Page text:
Two years ago President Barack Obama proposed a reform of our nations health care policy. The new plan took a major step this week as it was presented before the Supreme Court. CEO of Edward Hospital, Pam Davis spoke to local residents at a recent Naperville Area Chamber of Commerce luncheon about the details of the proposed plan and what it could mean if it’s passed.
Republicans and Democrats don’t agree on much these days, especially as we head into an election year, but if you ask President Obama, or Republican candidate Mitt Romney, you can bet they both will tell you we need some type of health care reform. The question then becomes whether or not President Obama’s Affordable Care Act is the answer. Davis admits there are good things that come from Obama-care but believes it’s far from perfect.
“Cost is still going to be an increasingly big problem for us in the United States if we don’t do something drastic,” said Davis. “Something drastic that I’m talking about is something that no one else likes to talk about and that is that we have to be dealing with death and dying.”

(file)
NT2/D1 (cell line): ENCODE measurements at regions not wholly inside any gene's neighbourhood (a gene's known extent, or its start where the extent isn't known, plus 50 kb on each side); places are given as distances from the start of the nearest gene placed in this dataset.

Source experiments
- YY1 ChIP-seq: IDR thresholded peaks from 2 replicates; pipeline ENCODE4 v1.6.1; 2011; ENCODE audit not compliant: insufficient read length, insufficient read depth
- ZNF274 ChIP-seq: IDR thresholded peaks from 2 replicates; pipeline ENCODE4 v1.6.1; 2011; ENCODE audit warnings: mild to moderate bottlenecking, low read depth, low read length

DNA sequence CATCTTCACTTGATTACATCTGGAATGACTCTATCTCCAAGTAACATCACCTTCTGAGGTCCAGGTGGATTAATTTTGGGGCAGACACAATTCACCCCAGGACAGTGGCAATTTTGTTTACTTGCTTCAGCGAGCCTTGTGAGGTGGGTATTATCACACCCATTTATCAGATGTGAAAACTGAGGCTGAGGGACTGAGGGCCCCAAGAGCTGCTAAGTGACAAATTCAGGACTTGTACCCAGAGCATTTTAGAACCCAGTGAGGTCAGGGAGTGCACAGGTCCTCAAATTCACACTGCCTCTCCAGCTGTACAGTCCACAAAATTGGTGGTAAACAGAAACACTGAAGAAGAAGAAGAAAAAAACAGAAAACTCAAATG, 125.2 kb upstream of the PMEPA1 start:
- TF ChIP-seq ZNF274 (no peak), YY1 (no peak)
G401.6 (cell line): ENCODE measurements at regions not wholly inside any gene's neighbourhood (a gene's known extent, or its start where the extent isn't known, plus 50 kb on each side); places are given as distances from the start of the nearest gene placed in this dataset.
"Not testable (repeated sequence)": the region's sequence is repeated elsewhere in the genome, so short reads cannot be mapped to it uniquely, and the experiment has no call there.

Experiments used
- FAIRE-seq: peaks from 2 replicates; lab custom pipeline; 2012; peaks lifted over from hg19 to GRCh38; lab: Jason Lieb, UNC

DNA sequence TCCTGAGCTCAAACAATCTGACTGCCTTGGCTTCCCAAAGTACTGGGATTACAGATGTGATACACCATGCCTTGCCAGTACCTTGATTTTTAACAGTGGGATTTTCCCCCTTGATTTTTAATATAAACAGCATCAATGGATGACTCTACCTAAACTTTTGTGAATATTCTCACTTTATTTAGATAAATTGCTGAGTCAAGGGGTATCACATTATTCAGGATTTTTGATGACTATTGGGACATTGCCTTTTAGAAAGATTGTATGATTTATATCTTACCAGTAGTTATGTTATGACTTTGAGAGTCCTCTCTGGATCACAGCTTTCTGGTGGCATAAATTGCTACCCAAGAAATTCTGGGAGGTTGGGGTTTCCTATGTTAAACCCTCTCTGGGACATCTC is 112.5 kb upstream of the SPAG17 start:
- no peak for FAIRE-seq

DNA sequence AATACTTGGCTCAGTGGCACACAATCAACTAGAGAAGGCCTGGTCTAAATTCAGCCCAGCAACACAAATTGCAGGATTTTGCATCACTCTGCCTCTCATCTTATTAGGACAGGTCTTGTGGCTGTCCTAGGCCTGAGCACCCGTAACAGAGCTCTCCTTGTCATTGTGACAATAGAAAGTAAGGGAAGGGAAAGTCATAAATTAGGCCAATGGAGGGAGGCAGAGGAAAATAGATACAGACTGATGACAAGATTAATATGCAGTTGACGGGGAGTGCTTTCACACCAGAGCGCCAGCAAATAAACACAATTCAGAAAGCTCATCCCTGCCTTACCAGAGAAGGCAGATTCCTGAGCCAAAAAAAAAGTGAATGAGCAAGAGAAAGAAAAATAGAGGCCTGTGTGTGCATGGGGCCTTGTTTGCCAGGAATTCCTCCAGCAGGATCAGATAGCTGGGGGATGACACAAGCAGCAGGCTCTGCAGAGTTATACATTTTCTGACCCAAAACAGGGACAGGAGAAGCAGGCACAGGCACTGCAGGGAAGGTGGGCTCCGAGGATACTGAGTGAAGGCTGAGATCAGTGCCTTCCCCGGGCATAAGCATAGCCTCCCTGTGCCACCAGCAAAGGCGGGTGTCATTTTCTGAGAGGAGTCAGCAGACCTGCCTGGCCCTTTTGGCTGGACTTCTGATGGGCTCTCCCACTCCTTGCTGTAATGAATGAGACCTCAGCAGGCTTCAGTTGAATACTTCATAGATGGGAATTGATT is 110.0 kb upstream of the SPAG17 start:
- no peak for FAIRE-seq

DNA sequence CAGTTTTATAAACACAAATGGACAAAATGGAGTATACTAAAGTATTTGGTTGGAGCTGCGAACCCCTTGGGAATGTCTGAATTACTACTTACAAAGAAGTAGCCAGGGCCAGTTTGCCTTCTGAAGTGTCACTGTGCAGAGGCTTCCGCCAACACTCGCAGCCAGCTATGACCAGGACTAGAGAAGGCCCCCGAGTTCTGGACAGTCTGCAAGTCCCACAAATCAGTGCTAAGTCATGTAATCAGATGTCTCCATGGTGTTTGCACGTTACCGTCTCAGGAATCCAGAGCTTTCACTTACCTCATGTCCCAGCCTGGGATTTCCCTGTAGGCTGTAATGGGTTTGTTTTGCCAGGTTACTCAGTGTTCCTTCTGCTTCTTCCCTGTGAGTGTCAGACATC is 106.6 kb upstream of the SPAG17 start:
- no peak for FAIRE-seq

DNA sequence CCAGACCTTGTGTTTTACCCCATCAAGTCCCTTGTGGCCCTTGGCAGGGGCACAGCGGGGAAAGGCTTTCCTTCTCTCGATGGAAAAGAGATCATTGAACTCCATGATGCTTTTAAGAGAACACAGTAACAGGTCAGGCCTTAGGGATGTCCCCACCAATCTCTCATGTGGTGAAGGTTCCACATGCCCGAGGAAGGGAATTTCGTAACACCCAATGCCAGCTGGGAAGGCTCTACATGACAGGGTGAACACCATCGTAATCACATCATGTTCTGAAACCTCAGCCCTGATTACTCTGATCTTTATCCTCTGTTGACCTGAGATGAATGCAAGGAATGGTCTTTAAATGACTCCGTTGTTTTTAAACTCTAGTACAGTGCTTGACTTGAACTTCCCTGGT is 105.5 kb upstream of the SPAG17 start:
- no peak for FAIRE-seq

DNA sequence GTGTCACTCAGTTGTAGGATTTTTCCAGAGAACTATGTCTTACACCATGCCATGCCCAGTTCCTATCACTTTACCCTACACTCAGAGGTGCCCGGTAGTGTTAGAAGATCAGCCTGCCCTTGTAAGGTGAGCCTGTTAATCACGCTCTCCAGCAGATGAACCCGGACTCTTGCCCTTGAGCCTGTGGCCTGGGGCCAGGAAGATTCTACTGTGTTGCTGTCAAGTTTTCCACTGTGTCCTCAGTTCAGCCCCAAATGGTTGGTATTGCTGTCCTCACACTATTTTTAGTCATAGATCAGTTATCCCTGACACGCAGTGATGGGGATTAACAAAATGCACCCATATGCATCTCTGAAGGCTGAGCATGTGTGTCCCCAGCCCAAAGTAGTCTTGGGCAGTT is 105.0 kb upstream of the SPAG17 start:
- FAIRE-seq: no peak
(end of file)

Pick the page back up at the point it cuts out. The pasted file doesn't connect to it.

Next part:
The 2,700-page bill revamps several provisions of our current system, from allowing sons and daughters to remain on their parents plan until they turn 26, to forcing insurance company’s to allow individuals with pre-existing health conditions to receive coverage.
The debate in the Supreme Court the past week centered around an individual mandate, which would force nearly all Americans to purchase health care.
“They can require we get health insurance that is hopefully at an affordable price, so that everyone can use it instead of going to the ER and not being able to afford that and causing everyone else high insurance,” said Wendy Melgin, a St. Charles resident.
“It’s an absurd concept. You can’t be charged a fee for essentially being alive,” said Richard Reeb, a Naperville resident.
If the mandate is ruled unconstitutional, the court then has to decide if the rest of the law can still survive. Davis also likes the fact that hospitals will have to become more efficient because the concept going forward will call for one lump sum payment to cover physician expenses, hospital expenses and physical therapy expenses.
“One way of doing this is by connection through medical records, so we will want to know if the physician has ordered a CT scan, a very expensive procedure, we don’t want to redo that when you come into a hospital setting,” said Davis. “The way for us to know those results and be connected is through IT. We are spending $45 million putting in a new epic program that will link much more efficiently with our physicians.”
One aspect Davis is weary of is the addition to increase Medicaid. She says the state of Illinois has not handled the program well and pouring more money into it could make it worse.
The Supreme Court is expected to make final rulings by late June.
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